Do time limits in SNAP improve employment outcomes?
Assessing effects of the SNAP time limit
Policymakers seeking to reduce dependence and encourage work consider work requirements and time limits important components of public assistance programs. It is, therefore, important to investigate the impact of these requirements on program participation and employment.
For the Food and Nutrition Service (FNS), we examined the effects of work requirements on 1 group of participants in the Supplemental Nutrition Assistance Program (SNAP), referred to as able-bodied adults without dependents (ABAWDs). People subject to the ABAWD work requirement face a time limit of 3 months of SNAP within a 36-month period in which they do not meet the work requirement.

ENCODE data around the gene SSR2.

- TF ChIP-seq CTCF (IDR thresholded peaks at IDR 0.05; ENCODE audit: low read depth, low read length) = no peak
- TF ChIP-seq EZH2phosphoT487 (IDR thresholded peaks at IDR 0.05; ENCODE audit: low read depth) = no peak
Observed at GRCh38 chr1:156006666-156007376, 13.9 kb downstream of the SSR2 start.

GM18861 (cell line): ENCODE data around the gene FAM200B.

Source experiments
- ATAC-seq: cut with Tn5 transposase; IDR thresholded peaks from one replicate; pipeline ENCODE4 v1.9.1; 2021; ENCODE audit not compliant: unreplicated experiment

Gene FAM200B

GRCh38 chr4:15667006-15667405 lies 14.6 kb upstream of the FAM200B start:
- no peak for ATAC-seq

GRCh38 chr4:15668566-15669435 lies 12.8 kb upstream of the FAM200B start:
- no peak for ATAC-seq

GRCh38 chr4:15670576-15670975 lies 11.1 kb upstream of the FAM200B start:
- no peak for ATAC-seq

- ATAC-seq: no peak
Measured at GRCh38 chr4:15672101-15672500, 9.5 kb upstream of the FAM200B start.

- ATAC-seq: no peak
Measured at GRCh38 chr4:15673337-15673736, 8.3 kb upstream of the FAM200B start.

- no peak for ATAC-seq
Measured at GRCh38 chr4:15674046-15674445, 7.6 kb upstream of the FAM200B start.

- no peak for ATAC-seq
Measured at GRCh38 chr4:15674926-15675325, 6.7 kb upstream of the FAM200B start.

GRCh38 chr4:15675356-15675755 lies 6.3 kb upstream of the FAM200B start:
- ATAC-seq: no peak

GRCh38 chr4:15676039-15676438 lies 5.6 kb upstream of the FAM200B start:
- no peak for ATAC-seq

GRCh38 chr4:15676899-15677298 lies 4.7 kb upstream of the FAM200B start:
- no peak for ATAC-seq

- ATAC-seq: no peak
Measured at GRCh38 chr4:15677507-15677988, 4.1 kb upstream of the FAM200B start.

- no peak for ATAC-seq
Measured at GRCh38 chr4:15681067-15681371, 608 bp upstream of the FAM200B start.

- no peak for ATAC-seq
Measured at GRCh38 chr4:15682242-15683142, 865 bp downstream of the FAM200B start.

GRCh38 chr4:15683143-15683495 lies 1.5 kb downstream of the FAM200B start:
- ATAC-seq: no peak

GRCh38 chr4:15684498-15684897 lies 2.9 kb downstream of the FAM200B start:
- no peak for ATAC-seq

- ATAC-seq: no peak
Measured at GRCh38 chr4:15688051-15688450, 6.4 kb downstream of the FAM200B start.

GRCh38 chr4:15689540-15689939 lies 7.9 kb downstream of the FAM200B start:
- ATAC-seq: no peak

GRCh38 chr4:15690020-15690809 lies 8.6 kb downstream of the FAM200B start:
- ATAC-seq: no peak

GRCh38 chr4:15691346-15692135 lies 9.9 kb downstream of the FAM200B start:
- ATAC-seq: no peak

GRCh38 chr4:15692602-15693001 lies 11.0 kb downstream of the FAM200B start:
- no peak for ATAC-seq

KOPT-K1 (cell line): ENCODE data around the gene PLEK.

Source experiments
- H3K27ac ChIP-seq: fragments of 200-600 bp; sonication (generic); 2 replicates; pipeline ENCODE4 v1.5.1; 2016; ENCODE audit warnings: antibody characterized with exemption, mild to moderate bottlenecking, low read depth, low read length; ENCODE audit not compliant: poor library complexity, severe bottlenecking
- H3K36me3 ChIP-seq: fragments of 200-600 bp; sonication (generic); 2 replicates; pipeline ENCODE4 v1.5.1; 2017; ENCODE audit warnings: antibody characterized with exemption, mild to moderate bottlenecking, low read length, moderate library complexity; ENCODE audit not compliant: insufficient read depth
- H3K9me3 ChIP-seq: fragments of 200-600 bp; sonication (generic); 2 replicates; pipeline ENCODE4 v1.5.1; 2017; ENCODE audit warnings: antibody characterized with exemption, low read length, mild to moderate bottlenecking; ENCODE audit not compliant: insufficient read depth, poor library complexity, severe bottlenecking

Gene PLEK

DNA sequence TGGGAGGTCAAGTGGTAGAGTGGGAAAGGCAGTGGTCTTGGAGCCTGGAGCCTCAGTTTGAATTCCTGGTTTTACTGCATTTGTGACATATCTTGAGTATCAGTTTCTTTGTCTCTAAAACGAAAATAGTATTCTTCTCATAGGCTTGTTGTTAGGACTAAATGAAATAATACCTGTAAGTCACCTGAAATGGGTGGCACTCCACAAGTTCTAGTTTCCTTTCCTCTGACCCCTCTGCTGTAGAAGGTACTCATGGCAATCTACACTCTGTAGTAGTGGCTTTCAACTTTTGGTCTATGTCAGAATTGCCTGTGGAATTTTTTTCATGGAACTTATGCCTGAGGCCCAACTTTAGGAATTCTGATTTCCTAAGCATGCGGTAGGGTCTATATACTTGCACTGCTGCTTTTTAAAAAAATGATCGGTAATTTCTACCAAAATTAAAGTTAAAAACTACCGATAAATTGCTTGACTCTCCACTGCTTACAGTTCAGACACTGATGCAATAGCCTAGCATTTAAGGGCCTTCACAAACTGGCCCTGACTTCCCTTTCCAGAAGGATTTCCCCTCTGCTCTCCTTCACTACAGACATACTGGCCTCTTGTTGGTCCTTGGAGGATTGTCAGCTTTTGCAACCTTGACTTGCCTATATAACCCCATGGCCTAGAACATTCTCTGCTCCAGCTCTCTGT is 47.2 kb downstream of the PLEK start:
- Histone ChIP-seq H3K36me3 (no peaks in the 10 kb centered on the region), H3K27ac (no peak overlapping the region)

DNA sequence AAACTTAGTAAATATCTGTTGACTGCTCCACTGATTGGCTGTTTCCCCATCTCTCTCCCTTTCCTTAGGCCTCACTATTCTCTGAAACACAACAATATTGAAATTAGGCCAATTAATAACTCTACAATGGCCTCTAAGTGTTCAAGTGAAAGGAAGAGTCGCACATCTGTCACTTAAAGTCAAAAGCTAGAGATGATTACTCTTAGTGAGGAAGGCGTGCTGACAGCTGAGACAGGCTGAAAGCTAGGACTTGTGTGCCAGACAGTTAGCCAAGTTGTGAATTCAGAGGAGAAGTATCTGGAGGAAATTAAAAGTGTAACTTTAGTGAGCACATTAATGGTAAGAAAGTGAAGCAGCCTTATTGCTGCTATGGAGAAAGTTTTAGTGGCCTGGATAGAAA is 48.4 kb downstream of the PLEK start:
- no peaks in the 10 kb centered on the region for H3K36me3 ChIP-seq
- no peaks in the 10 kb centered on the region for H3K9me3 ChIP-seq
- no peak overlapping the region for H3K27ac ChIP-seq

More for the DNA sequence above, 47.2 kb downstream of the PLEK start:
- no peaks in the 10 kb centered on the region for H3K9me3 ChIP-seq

We examined the effect of the reinstatement of the ABAWD time limit following the Great Recession on SNAP participation and benefits, employment, and earnings, using SNAP administrative data obtained from 9 states—Alabama, Colorado, Maryland, Minnesota, Missouri, Oregon, Pennsylvania, Tennessee, and Vermont.
We used quasi-experimental methods and multivariate analysis to estimate these impacts and account for preexisting differences in SNAP participants and any simultaneous effects of time and improving economic conditions.
We found that the reinstatement of the time limit significantly reduced ABAWD SNAP participation and benefits; however, we did not find evidence that the reinstatement of the time limit improved employment and earnings of ABAWDs.
See the FNS website for the full report: The Impact of SNAP Able Bodied Adults Without Dependents (ABAWD) Time Limit Reinstatement in Nine States | Food and Nutrition Service
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